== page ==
CILIP Graduate Day

what about having library liaisons in other industries?

In most Universities there is some kind of formal liaison between the library and the academic departments. Obviously all subject librarians are essentially ‘liaison librarians’ to their specific schools and departments, but often the department itself will have an academic who is designated the library-liaison, or a committee of nominated people on which the librarian also sits. This is to everyone’s advantage, as the library gets to understand the needs of the departments, and the department gets their needs heard. The library can also manage expectations etc, though having an established line of communication. Having a first point of contact in this way is extremely useful, because it creates a bridge between the two worlds. Even if the people designated as liaisons don’t always have to cross the bridge themselves, they facilitate others doing so by putting them in touch with relevant people.

 At a CILIP session the other day, we were discussing the idea of taking a version of the Graduate Day on the road (as currently most attendees come from London and the South-East, so it would be great to make the whole thing more readily available to those across other regions). We were discussing the fact that CILIP membership might be of relevance to people who don’t actually consider themselves librarians or Information Professionals at all, from other industries such as Law, Education, IT, the media, and of course the more closely related fields of archiving, museum curation and so on. How to advertise to those sectors that such an event as a regional CILIP day exists?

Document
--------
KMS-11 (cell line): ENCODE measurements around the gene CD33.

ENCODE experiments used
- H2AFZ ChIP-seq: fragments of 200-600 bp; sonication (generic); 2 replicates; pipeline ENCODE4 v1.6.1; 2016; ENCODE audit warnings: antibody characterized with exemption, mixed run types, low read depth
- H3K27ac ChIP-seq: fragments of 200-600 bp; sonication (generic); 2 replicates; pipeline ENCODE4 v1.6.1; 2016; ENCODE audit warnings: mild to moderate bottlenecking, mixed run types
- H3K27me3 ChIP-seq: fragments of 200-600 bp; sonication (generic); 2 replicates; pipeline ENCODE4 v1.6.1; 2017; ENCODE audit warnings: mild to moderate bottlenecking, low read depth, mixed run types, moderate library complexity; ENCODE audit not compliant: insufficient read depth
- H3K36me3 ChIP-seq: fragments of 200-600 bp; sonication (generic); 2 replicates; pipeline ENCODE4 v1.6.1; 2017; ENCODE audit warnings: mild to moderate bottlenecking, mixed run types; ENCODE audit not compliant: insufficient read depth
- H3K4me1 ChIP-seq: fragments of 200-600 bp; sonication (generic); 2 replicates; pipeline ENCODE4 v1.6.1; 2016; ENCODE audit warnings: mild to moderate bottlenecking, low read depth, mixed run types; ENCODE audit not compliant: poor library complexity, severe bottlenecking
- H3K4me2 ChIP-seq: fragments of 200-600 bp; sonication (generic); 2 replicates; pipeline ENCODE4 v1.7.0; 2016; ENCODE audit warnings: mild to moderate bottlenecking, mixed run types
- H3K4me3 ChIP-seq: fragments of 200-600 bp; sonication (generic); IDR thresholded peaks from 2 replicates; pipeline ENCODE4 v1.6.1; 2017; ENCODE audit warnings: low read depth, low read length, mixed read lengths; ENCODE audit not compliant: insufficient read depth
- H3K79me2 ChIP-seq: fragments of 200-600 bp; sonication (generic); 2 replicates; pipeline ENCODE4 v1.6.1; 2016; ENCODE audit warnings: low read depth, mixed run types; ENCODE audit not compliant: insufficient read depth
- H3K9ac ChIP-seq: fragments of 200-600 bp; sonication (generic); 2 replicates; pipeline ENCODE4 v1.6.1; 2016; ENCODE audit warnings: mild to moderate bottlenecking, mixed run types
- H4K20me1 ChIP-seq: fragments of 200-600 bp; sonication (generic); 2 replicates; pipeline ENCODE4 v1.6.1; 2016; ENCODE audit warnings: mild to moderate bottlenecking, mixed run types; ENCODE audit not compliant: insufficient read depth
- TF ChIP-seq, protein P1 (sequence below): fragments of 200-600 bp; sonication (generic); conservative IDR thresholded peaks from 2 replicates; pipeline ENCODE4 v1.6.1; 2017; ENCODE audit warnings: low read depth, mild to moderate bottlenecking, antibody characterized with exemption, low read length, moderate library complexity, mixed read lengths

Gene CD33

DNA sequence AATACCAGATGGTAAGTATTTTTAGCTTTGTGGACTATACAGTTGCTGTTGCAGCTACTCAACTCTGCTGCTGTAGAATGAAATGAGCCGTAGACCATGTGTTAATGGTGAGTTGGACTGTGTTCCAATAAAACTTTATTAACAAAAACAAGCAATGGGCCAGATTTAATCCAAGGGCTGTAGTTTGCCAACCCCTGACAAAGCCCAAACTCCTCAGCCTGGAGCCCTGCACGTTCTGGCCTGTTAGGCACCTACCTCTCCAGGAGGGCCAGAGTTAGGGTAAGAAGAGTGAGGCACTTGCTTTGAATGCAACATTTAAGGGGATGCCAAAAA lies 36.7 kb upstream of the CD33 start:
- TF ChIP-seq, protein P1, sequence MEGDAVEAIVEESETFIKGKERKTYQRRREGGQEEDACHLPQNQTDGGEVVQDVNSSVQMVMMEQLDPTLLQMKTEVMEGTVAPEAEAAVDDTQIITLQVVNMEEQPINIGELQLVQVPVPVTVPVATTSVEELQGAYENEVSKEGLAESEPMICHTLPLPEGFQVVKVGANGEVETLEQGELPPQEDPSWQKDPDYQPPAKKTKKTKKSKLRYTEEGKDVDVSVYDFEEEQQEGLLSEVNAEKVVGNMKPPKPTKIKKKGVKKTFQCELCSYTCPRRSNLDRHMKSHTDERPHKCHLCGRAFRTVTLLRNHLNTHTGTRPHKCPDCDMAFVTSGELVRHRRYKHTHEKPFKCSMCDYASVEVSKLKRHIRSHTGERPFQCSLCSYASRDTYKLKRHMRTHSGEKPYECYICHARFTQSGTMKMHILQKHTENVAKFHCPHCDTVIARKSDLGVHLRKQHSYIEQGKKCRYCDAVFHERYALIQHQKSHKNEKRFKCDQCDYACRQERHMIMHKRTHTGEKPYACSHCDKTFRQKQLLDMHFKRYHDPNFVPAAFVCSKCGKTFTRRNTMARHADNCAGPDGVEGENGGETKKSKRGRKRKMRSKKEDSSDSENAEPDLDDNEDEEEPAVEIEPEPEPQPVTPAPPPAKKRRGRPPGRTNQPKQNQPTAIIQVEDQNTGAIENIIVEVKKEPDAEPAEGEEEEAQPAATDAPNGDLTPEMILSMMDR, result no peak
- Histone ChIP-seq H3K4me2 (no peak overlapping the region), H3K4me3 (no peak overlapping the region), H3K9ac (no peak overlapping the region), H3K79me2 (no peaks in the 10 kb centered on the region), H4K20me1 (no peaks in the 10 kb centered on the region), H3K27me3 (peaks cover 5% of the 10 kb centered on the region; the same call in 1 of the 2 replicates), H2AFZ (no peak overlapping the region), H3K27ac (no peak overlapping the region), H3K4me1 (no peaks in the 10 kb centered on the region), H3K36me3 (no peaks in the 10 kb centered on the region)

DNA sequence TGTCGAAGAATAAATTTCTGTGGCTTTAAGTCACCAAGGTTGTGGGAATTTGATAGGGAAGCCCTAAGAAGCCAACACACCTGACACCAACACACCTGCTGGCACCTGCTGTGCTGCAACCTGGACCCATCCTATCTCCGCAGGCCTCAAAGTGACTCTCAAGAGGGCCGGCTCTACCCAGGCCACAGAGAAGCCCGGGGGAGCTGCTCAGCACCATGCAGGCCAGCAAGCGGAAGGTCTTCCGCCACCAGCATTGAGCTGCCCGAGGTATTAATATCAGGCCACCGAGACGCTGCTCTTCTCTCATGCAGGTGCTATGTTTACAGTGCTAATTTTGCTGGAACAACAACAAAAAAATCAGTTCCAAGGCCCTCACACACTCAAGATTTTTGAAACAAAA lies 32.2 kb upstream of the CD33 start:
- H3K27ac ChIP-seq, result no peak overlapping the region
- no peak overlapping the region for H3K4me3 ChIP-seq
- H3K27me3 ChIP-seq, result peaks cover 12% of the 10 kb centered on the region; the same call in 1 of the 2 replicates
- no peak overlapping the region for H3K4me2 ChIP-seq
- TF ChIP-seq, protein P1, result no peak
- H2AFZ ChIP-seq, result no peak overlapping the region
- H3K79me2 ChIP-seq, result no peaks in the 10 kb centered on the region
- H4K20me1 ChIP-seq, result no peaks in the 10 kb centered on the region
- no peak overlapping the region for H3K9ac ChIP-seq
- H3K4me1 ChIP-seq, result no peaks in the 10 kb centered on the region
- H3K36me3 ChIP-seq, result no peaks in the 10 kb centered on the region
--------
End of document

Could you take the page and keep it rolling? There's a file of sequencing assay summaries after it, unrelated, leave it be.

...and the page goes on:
Wouldn’t it be useful if there was the equivalent of a library liaison academic in all of those other areas? Obviously in an area like Law there are plenty of very proactive Law librarians about, but even then is there any direct link between CILIP and BIALL, for example? It would only take a CILIP Liaison Officer at BIALL, and a BIALL Liaison Officer at CILIP, to establish a potentially fruitful direct link between the two organisations. Similarly, the National Union of Teachers or the Association of University Administrators or the Society of Archivists or even you-never-know-how-useful-we-might-be-to-each-other-until-you-try type organisations like the Association of Fundraising Professionals  etc etc. This would be mutually beneficial for all concerned, surely? CILIP and its members would have a route in to the resources and members of other organisations, and they would have a similar route into ours – a point of contact to facilitate others crossing the bridge. And presumably not a whole lot of work for each person involved, as the opportunities for collaboration and liaison wouldn’t be so much as to be overwhelming.